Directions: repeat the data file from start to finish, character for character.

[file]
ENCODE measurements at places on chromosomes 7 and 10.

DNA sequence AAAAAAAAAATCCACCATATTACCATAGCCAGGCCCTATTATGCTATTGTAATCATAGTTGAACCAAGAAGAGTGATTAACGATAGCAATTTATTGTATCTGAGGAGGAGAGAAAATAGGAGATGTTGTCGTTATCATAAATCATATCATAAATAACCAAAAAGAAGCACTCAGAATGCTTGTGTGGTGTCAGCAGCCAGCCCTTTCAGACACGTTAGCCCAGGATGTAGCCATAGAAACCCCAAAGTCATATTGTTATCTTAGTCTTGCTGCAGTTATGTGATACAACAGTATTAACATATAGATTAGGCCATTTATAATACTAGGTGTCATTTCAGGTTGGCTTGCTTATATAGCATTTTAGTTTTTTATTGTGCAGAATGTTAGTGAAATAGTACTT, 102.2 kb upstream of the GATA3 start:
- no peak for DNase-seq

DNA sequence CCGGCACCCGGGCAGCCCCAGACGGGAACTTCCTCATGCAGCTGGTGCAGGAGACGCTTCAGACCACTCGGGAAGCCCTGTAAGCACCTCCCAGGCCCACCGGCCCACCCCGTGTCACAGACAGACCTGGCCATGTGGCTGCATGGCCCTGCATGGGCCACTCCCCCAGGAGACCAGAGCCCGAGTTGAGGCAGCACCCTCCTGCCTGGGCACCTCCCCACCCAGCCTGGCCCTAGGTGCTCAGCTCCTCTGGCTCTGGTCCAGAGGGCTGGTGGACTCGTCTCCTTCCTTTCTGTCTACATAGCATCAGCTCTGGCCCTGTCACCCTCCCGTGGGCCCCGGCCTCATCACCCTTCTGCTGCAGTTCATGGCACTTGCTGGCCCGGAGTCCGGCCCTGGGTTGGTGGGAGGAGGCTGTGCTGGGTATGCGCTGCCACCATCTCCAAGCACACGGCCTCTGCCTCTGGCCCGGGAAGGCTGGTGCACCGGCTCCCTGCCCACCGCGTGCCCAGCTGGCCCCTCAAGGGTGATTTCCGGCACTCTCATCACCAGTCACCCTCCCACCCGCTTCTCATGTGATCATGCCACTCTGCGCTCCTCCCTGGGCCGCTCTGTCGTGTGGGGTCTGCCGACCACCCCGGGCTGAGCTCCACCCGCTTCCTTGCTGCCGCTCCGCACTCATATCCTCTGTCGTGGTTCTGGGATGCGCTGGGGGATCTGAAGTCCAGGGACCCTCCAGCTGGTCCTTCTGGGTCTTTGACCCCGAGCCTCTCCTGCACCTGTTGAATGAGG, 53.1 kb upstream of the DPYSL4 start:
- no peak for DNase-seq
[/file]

ENCODE measurements at places on chromosomes 7 and 10.

DNA sequence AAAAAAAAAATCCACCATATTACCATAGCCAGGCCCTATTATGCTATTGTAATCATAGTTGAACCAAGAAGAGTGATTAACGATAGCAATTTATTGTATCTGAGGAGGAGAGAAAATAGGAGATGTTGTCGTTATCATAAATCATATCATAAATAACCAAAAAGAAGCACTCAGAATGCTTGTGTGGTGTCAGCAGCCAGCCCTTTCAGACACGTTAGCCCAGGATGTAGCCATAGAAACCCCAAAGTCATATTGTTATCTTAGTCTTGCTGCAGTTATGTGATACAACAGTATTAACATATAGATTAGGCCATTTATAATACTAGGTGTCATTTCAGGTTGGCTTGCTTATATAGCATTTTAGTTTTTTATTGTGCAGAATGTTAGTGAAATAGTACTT, 102.2 kb upstream of the GATA3 start:
- no peak for DNase-seq

DNA sequence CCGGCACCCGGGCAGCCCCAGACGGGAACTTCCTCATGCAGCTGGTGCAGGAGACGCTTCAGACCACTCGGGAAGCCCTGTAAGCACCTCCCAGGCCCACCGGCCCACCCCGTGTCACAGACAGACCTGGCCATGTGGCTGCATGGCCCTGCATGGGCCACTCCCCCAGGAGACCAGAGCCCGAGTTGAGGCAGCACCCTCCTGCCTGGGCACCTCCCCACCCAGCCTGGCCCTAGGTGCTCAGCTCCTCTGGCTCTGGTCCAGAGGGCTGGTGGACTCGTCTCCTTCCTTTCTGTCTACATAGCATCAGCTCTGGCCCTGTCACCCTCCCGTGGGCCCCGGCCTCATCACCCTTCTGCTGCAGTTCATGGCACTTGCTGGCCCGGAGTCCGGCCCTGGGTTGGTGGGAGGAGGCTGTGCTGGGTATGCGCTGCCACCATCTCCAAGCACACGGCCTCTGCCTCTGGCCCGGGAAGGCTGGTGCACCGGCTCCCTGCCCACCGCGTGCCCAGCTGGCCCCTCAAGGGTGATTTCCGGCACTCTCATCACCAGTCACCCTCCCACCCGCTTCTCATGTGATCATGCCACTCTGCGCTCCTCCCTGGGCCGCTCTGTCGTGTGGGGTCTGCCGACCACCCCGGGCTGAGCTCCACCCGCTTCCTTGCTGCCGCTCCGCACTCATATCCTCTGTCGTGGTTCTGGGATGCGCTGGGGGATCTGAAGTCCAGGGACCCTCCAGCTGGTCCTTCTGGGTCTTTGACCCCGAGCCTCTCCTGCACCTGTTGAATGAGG, 53.1 kb upstream of the DPYSL4 start:
- no peak for DNase-seq